Wednesday, August 10, 2011

From Home Depot Comes a Heroic Act!!

In Part Twelve of "The Journey We Take Alone," writer Sandy Prisant tells a heartwarming story about how Home Depot recently performed an act of great generosity, one that has helped out his two puppies. Pictured at right are Home Depot's team -- Scott, Kerry, and Todd -- along with the Prisant's dogs, Dolce and Vita, fondly known as the Schnauzer Sisters.

By Alexander "Sandy" Prisant

It’s so easy for people like me to look at life from the dark side—the glass is always half-empty… life isn’t really a bowl of cherries... you know what I mean. A 24-hour virus can feel miserable for any of us. Now think about what happens with a 500,000-hour virus.

That’s why what happened last week was particularly rare and wonderful. It was much more than a kind word or a hopeful diagnosis. It was real and it mattered. Who (?) what (?) could have done such a thing?

You don’t have to be ill to be suffering in the current economy. So many people have lost their jobs. Their houses, their health care, their hope.

Worse, many major corporations have figured out how to increase profits without adding people. What does America do now?

Well, we can start by looking at Home Depot. They’re big, but they're not making record profits. The past five years have not been easy for them. But Home Depot struck a small blow for the human race last week. What the company and its people did reminds us of what we were; of what we can be.

Store manager Pamela Bryan at the Boynton Beach, Florida, Home Depot, off Woolbright Road, had learned about my illness through her colleague, Lyndsay Oodlom.

They considered the struggle that my wife and I are enduring, spending day after day in the hospital and in doctor's offices getting test after test. They considered the million side effects of my illness, too.

In particular, they realized how deeply my being ill is affecting our two dogs. We have two cuties from the pound--- Dolce and Vita (remember the Fellini movie?). The growing Schnauzer Sisters need ever more exercise and fresh air. I can give them less and less.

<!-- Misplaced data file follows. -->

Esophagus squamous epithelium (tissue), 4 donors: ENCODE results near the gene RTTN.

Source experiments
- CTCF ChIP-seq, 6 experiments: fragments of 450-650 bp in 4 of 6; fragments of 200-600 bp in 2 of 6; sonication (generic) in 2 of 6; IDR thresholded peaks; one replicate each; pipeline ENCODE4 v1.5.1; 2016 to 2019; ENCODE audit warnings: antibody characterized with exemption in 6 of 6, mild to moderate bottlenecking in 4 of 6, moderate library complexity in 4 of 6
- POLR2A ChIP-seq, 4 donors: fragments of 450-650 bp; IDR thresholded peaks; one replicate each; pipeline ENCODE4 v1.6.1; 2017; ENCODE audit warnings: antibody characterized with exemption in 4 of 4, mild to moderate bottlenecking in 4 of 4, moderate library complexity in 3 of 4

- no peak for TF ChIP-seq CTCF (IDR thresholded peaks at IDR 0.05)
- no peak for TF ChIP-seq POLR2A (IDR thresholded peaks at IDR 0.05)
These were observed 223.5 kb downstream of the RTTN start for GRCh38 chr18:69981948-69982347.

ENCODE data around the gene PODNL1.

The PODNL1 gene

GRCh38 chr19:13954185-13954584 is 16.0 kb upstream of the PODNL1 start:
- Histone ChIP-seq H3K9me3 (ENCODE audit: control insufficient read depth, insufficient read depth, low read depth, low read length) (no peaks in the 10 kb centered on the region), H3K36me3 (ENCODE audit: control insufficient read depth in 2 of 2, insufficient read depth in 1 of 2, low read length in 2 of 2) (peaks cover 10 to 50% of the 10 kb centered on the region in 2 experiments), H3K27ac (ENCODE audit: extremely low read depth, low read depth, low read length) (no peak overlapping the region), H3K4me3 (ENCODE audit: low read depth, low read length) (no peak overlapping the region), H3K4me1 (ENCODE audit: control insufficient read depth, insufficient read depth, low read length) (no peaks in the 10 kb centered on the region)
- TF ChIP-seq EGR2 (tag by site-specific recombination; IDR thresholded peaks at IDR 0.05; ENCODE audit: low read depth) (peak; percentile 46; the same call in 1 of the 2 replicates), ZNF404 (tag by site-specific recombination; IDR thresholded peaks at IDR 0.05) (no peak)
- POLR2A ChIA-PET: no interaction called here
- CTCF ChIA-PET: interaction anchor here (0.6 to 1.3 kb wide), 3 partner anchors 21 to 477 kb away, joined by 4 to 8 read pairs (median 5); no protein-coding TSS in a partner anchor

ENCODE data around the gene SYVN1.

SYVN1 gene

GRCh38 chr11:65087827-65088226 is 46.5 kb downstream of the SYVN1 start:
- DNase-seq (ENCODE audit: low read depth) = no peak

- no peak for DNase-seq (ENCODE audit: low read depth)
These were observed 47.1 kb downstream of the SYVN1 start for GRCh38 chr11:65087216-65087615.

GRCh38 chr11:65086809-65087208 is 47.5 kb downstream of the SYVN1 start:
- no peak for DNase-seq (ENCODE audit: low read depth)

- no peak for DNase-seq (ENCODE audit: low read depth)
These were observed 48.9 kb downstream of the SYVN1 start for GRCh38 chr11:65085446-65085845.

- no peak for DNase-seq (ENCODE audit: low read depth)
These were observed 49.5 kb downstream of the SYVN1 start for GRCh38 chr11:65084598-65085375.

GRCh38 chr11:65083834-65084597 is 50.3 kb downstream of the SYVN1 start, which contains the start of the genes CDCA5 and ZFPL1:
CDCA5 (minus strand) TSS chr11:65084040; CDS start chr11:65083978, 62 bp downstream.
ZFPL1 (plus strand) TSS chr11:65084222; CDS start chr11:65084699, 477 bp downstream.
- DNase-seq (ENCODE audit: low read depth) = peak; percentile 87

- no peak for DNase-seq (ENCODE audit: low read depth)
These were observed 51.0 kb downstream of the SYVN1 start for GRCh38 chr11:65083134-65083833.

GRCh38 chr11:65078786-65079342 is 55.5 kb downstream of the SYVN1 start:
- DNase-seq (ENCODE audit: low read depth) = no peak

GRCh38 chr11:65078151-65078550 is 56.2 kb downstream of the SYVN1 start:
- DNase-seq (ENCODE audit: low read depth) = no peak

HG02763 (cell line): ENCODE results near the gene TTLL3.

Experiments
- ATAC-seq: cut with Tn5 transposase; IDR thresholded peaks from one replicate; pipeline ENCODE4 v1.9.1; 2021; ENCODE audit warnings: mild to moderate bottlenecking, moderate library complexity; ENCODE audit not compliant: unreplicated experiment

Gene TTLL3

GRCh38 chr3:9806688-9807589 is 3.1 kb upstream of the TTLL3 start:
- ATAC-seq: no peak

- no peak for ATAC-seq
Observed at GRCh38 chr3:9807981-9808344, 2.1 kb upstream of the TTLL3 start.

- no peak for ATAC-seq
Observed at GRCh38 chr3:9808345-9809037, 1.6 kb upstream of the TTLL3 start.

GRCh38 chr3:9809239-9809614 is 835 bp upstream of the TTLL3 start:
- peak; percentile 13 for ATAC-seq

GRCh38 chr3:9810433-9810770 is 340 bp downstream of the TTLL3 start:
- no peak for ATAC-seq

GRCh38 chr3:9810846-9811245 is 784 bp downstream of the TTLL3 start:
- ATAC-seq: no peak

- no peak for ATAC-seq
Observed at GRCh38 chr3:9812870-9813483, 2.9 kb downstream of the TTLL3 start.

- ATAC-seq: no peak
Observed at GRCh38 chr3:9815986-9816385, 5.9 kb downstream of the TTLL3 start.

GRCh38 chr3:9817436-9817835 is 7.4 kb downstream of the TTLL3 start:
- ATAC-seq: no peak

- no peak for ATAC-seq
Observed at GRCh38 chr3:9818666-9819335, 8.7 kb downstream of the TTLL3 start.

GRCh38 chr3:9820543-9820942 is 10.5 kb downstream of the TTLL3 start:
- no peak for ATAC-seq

It took these people, this company, less than five minutes to make a major decision: Donate, Assemble, Deliver, and Install a king-sized dog enclosure for our yard, to help our girls out.

We’re talking hundreds of dollars at retail, here. Home Depot well understood that medical bills are draining us, so this would have to be a zero budget project, across the board.

That required extra weeks of planning to bring product, labor and logistics together. In the end, Lyndsay’s bold stroke and Pamela’s vision were driven over the goal line by Todd Gordon.

He organized a bunch of good-hearted staffers. They built this 360-cubic foot canine castle in-store. The next day, Todd, Scott Fales and Kerry Morrick somehow got it to our home, miles away, and erected it. They even thought to include solar netting to protect the girls from Florida’s torrid sunshine.

“It was just the right thing to do,” said Gordon.

“Our prayers are with you,” Lyndsay Oodlom affirmed.

Remember when people used to talk that way? And mean it? It was back in the days when we were all doing a lot better. Maybe that was part of the reason why.

So, what can America do now? Well, we can start by relearning that it is, in the end, people who count. We can start by looking at Home Depot. They’re big, but all big companies are not the same. What Home Depot Store #224 has done reminds us all of what we were; of what we can be.

I am writing this on the grass, in the kennel, as a light breeze cools the evening. Dolce and Vita lie peacefully beside me. When life is down to the simple things, this is pretty damn idyllic.

I could ramble on, but maybe it’s better if you just ponder the simple facts here. Think them through. And think what is possible for people, for any of us, to do, to lend a hand to someone who really needs help.

Thank you Home Depot!!

Writer Sandy Prisant, who worked as a management consultant in different parts of the world before he retired, now lives with his wife, Susan, in Florida. In March, he began writing a series about his chronic kidney disease. At the time, he said this was perhaps "his last writing project."

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